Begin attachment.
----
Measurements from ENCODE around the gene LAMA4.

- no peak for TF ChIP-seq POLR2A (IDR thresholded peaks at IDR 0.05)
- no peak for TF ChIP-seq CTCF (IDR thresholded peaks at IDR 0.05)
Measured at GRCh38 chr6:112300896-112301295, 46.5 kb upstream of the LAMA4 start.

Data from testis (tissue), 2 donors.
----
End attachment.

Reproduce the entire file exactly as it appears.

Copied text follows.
Measurements from ENCODE around the gene LAMA4.

- no peak for TF ChIP-seq POLR2A (IDR thresholded peaks at IDR 0.05)
- no peak for TF ChIP-seq CTCF (IDR thresholded peaks at IDR 0.05)
Measured at GRCh38 chr6:112300896-112301295, 46.5 kb upstream of the LAMA4 start.

Data from testis (tissue), 2 donors.